Remember the dot-com revolution, which was supposed to make so-called “brick and mortar” industries obsolete? Or perhaps the boom of 2004-07, supposedly founded on the basis of a “new paradigm” of low interest rates and financial innovation by banks is more deeply etched in your memory? At the height of these booms, there were all sorts of theories being peddled that sought to tell us that the boom was based on solid “fundamentals”. Of course, we all know how these bubbles ended. That’s why “this time it’s different” is perhaps the most dangerous phrase ever uttered by investors. Most investment booms, busts and bubbles follow a common pattern from euphoria to depression and the new-fangled theories that are supposed to usher in a new era are usually seen, in hindsight, as being mere justifications for the boom.
Odlyzko, however, has found one instance where things were indeed different and investors did make a lot of money, despite dire warnings from the experts. The British railway mania of the 1830s, says Odlyzko, is an exception that was really different.
Just how big was this mania? The author says: “At the peak of the financially exuberant early phase, British investors undertook to plough over 8% of their country’s GDP (gross domestic product) into the new infrastructure, equivalent to over $1 trillion for the US today. (By way of comparison, estimates of rebuilding the US telecommunications infrastructure with fibre range cost between $150 and $300 billion. The wasteful and wasted spending on long-haul fibre networks during the Internet mania amounted to only around $100 billion.) By the time they were done, half a dozen years later, cost overruns had led British capitalists to invest twice that much, equivalent to around $2 trillion for the US today.”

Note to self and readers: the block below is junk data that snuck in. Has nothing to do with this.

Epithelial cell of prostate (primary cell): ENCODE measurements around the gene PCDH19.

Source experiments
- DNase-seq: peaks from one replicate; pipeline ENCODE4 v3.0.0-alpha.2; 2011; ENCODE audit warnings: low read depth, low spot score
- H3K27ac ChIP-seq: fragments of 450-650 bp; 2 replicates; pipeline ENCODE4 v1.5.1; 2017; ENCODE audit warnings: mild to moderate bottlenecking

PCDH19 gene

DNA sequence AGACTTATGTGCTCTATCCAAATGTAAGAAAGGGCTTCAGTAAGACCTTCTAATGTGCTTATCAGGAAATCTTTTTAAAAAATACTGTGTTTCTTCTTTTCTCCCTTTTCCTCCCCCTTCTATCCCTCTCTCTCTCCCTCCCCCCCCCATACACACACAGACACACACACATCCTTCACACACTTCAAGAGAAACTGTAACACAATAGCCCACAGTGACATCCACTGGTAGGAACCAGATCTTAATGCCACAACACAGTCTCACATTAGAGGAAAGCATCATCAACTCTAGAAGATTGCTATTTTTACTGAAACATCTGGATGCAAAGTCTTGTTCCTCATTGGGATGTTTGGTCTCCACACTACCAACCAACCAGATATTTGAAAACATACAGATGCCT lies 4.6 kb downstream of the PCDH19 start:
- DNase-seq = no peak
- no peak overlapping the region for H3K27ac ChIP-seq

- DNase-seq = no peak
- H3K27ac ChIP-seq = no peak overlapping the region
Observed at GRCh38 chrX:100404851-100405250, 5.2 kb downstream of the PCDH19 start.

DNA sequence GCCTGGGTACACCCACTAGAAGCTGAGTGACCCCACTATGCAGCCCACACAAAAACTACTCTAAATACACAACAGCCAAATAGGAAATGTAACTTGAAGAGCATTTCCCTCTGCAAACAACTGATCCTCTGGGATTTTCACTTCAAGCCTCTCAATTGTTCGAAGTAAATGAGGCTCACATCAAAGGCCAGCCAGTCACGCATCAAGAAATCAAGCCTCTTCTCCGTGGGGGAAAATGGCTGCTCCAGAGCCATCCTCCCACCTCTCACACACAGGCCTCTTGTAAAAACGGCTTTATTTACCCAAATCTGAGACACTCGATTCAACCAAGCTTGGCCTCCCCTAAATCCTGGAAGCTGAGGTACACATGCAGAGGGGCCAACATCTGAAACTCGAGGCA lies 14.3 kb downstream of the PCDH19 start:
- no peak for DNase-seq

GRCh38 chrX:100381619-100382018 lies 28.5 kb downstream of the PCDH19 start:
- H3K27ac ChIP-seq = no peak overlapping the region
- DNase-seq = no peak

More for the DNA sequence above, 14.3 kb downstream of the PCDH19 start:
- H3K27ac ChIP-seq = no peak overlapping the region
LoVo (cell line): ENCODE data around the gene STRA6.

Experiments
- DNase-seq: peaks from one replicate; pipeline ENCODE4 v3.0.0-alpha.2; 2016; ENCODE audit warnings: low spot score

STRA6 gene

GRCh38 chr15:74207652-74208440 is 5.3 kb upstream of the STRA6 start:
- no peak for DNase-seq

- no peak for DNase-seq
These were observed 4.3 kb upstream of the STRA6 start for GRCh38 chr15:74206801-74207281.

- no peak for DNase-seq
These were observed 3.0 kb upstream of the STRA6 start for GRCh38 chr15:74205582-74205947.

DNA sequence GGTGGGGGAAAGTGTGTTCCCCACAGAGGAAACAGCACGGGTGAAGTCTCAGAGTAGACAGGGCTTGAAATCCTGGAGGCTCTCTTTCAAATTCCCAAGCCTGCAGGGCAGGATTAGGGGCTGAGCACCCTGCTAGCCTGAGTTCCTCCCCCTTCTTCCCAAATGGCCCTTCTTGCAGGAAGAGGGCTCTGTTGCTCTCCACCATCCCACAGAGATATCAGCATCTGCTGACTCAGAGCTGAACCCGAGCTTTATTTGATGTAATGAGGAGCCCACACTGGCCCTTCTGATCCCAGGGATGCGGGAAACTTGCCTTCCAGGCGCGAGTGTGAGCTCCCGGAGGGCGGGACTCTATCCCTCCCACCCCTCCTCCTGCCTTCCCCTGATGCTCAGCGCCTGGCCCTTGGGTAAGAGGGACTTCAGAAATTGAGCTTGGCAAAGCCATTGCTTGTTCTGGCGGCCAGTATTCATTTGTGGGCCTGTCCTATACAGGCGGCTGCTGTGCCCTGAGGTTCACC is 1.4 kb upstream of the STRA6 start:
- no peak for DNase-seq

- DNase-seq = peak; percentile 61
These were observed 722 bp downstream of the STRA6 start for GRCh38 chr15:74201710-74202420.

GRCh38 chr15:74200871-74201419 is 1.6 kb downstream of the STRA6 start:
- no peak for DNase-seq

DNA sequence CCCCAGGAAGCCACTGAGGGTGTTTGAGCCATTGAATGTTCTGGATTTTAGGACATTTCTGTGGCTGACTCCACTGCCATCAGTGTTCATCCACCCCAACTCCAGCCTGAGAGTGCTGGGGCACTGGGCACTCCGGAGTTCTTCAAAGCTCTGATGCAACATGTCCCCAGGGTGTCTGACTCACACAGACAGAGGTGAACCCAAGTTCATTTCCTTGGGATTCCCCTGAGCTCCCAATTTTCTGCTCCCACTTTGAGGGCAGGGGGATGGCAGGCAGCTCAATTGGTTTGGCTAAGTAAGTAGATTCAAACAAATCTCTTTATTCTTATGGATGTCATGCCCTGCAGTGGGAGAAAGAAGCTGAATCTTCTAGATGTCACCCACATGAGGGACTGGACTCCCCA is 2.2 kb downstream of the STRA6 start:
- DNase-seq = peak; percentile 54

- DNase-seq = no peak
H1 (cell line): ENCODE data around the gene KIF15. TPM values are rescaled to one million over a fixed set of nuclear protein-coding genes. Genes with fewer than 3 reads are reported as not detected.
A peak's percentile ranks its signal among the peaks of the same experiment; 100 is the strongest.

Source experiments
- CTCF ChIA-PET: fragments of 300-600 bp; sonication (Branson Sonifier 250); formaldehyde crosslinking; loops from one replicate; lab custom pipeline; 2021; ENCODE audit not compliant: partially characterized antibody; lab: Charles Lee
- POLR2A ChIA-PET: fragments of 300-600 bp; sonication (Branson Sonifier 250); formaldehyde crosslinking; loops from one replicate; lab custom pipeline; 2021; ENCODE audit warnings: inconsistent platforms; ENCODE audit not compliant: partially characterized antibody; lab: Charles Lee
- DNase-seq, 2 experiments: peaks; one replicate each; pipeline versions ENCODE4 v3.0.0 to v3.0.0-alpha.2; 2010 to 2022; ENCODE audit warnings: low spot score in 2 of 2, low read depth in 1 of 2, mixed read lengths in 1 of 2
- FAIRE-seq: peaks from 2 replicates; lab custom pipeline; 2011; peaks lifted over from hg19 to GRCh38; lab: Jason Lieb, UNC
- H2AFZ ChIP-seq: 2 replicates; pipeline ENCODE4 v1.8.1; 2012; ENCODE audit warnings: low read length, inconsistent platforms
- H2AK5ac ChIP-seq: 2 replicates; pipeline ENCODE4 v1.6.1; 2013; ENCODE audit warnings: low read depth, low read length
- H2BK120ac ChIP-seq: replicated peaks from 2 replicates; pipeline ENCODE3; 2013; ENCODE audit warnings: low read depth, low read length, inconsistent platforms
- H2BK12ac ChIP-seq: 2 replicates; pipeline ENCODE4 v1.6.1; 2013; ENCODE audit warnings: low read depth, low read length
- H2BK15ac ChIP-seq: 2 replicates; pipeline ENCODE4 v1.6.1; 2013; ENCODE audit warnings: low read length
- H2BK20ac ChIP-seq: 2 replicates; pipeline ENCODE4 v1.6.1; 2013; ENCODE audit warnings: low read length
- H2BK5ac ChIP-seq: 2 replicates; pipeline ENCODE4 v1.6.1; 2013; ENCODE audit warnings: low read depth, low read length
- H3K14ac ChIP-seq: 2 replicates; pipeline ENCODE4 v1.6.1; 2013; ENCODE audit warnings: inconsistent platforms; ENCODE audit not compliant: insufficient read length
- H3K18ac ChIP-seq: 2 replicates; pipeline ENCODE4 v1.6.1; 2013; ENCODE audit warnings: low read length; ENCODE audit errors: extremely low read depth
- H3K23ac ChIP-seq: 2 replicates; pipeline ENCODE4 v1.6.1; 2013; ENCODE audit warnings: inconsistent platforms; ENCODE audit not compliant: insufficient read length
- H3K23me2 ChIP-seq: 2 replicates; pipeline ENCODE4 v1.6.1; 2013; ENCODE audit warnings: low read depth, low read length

Illustration: Jayachandran / Mint
During the 1830s too there was no dearth of people saying that the huge investment was a mania and that holders of railway stocks would be fleeced. Two prominent economists of the time, John Stuart Mill and John Ramsay McCulloch, warned that most of the lines being built would turn out to be unprofitable. Both of them turned out to be wrong. In the fall of 1845, responding to a rant in The Times newspaper of London about the mania being a mad and dangerous folly, an observer had this rejoinder: “Of the 27 odd companies some have succeeded to the extent of more than 150 per cent advance on their original value; others 100, 80, 50, 30 per cent; and all, so far as I know, are paying a fair percentage, or in the immediate prospect of doing so, on the capital invested. These, therefore, are not speculations, but triumphant successes; and the absorption of so much capital in them is no more to be regretted than the outlay in the dwelling-houses of London, which brings in its return in rent.”
A more weighty opinion comes from The Economist, which wrote in early 1845: “The origin of the very favourable reception with which railways have met at this time, is no doubt to be traced to the fact that, of all the schemes which originated in the speculative period of 1835-36, they were the only ones which stood the test of the succeeding pressure, without any disastrous losses.”
But the paper doesn’t really tell us why the “Great Railway Mania” of the 1830s was different. Could it be merely the exception that proves the rule? But perhaps the explanation is that, as Odlyzko says, “Infrastructure construction funded by equity is radically different from the much more frequent, far more dramatic and attention grabbing financial crises that are associated with large accumulations of debt, typically for consumption.”